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Compare boiler and central heating cover to protect your home from breakdowns
Boiler and central heating insurance covers the cost of calling out an engineer to fix your boiler or heating system if it breaks down.
Most policies cover the call out charge, labour and cost of parts for boiler and central heating repairs.
Some policies will also include an annual service for your boiler in the cost of the plan.
You can either pay for the whole year upfront or by monthly direct debit instalments.
You’ll be covered for a variety of situations, like your hot water supply cutting out or your boiler failing to switch on.
Consider the age and condition of your boiler and heating system, whether they're covered by guarantees, and how reliable you think they are.
If you don’t have cover for your boiler or central heating system, you’ll need to cover the cost yourself – and it can be expensive.
If your boiler or central heating was recently replaced, it might still be under guarantee or warranty. If the guarantee has expired, but the heating system is still relatively new, you might be better off with a lower level of cover, because emergencies or breakdowns are less likely to happen.
Taking out an insurance policy can mean that you pay more overall. But you’re paying for the peace of mind of not having to find a decent heating technician on 24 hour call-out, not just parts and labour.
If you’re a tenant, you don’t need it. It’s your landlord’s responsibility to keep the boiler and central heating safe and in good working order.
A policy can provide peace of mind that you won't be left for long without heating or hot water. Check any exclusions listed on your policy though. They’ll vary between providers.
Typical exclusions are:
Some policies will only cover the cost of labour for a certain number of hours. So if the repair is going to take a while, you might have to pick up the bill for part of the call-out time.
Most policies have a limit on how many times you can call out an engineer per year. For example you might only be able to make two or three call-out claims a year.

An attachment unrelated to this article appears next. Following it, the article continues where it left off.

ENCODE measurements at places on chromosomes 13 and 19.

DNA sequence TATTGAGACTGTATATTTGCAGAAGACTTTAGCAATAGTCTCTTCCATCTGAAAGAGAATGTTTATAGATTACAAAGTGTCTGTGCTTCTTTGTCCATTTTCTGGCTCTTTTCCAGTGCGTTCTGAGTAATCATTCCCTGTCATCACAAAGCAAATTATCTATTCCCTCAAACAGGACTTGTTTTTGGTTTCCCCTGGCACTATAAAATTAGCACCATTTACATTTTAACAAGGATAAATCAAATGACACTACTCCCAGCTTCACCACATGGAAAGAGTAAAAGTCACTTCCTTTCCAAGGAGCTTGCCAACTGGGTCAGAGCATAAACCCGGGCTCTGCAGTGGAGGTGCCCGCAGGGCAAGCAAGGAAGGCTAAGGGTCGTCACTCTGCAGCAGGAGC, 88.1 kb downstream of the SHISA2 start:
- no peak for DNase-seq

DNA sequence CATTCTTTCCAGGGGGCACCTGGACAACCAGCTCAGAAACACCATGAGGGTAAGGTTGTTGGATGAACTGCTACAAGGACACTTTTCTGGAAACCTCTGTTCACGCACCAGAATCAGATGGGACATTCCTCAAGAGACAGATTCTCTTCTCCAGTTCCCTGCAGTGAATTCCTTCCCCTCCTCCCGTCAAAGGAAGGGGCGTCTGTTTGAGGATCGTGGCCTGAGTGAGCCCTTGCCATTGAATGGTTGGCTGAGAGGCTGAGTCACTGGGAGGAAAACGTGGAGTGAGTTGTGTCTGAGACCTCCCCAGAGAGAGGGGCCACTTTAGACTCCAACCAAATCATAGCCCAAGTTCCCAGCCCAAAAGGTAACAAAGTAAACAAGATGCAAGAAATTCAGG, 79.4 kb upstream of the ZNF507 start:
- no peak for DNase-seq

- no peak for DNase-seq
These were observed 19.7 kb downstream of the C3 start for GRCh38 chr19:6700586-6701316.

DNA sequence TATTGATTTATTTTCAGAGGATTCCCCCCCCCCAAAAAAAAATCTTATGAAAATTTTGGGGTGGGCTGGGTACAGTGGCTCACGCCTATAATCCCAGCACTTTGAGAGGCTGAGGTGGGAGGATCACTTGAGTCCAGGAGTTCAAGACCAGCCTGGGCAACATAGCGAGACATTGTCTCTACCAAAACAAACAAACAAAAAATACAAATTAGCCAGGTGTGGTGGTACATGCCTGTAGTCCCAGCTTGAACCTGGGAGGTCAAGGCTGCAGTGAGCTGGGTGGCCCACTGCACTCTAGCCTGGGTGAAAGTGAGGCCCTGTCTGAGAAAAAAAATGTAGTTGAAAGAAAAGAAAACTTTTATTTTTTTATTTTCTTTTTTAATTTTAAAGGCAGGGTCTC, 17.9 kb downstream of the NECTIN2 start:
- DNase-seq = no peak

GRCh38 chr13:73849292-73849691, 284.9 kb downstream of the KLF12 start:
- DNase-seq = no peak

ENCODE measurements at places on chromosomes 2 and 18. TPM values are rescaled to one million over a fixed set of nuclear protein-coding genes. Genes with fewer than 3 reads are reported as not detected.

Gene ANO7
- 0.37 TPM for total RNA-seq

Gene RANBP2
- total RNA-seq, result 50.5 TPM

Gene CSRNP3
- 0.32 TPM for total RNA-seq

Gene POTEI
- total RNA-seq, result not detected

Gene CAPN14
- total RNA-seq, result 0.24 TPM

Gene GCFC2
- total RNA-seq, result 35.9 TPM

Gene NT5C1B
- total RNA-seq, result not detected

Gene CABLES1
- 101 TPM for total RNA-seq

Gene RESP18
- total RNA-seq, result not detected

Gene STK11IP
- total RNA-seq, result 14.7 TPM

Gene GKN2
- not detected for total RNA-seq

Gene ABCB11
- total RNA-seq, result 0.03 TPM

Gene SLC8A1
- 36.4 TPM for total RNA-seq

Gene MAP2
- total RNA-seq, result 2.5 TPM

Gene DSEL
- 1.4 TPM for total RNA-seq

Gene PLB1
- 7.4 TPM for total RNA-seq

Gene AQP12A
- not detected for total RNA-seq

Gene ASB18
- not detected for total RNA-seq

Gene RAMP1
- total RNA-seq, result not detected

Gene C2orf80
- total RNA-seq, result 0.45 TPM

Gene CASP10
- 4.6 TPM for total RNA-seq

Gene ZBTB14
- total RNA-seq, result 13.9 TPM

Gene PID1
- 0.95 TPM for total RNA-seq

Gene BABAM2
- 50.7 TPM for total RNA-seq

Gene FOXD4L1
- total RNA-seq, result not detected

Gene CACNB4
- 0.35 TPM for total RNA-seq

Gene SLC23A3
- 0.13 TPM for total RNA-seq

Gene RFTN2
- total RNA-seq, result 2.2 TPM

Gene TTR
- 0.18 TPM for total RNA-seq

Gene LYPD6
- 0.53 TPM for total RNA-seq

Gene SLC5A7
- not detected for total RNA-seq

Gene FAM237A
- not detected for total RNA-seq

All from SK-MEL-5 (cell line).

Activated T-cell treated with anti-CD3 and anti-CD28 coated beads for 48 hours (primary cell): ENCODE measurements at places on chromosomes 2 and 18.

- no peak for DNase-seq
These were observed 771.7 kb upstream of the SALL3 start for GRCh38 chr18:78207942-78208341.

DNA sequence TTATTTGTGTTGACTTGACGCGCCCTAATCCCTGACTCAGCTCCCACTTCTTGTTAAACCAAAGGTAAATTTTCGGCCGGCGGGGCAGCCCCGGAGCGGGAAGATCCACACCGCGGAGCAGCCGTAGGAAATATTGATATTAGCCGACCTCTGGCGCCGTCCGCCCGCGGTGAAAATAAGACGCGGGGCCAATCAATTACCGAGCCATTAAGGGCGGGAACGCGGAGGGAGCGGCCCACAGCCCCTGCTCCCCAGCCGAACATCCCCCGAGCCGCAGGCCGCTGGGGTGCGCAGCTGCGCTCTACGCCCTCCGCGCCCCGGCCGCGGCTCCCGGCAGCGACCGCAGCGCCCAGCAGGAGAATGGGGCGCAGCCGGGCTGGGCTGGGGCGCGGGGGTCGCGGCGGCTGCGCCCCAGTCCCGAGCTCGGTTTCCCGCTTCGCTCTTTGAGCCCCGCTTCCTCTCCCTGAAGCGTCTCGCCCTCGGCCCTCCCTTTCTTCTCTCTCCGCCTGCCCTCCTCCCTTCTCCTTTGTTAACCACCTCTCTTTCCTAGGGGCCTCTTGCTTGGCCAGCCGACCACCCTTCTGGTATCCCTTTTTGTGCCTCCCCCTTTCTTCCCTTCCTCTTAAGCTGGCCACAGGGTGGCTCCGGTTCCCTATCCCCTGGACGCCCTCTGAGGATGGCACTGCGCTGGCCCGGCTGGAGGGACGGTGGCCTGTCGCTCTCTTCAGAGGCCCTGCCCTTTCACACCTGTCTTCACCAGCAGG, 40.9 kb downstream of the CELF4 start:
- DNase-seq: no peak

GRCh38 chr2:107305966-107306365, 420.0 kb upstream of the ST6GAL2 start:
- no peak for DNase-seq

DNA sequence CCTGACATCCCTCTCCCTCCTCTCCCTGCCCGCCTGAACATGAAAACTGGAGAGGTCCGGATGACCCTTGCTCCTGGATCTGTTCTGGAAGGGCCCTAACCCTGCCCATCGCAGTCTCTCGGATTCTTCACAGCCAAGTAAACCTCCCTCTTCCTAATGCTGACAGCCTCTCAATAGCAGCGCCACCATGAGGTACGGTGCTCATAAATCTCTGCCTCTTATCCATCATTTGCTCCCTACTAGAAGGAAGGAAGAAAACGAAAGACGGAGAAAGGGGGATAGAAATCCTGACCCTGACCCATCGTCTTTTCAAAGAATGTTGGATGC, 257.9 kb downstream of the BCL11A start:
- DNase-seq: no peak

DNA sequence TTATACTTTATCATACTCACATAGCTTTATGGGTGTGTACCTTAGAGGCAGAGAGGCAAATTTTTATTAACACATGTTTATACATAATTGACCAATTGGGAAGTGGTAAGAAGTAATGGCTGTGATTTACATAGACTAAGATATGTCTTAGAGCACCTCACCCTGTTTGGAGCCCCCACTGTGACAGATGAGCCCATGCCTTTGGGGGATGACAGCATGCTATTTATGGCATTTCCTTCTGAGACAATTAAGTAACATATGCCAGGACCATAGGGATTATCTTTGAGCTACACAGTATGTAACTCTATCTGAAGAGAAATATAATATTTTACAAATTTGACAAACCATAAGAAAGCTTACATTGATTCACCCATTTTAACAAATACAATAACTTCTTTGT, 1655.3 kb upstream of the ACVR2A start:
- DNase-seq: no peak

There might also be a limit on how much an insurer will pay out per claim, for example £1,000 for each call-out and repair.
Usually your boiler has to be regularly serviced to qualify for cover.
Keep hold of all the servicing documents you have for your boiler. If you can’t prove it’s been serviced in the last year, any claims you make might be invalidated.
You’ll be asked how old your boiler is. If it’s older than 15 years, you won’t be able to get it covered.
If it’s over 12 you might struggle, but there’ll still be some providers willing to cover you – expect cover to cost a lot more though.
Older boilers tend to be less reliable and replacement parts might be difficult to get hold of.
If you have an old system, pay close attention to terms and conditions – there’ll be exclusions, and it's possible your provider won’t guarantee that they can fix your existing system.
If you have home insurance, have a look at your policy documents.
Some policies include home emergency cover, which might extend to boiler breakdown and heating problems. It’s sometimes sold as an optional extra for an additional premium.
Be aware as well that the excess for your home emergency cover might be different to your home insurance excess.
Home emergency cover might not include as much as boiler-specific insurance. It probably won’t include an annual service, for example.
If it’s not got everything included that you need, think about taking out boiler cover instead.
Boiler insurance usually only covers newer boilers. If yours is too old, a boiler insurer might try to sell you a new boiler installation.
If you're tempted, make sure you do your own research. It’s a major investment into lower future bills – so shop around to find the right deal for you.
If you’ve already got boiler cover, most policies auto-renew and cost more in the second year and beyond. That’s because a lot of providers have introductory offers, so new customers get the best deal.
It’s worth shopping around, and looking for another provider every year, to make sure you’re getting a good deal.
Self-insuring is where you put a bit of money away every month instead of paying a premium to an insurer – just like building up a rainy-day fund.
If your boiler breaks down, and you need to pay a call-out charge or spend money on repairs, you’ll have the cash to hand.
It takes some self-control to save though, so it’s not for everyone. The commitment of a direct debit to a provider, for some, is easier to manage.
A good argument for cover over self-insuring is the access to emergency helplines and rapid call-outs for engineers. But it’s not impossible to build up this network for yourself.
If you’re considering taking out specific boiler and central heating insurance, don’t assume that your own energy supplier will offer the cheapest cover. There are deals if you shop around and compare gas and electricity prices.
You’ll usually have to wait a while before you can claim on your boiler cover – usually between one to a few weeks. This is to deter people from taking out boiler cover after a fault or breakdown has already been discovered.
You might also have to pay an excess each time you make a claim – in other words you’ll be expected to contribute a certain amount towards the cost of the callout or repair. So if, for example, the total cost of repairing your boiler came to £200, you might be expected to pay £50 while your insurer would cover the remaining £150.
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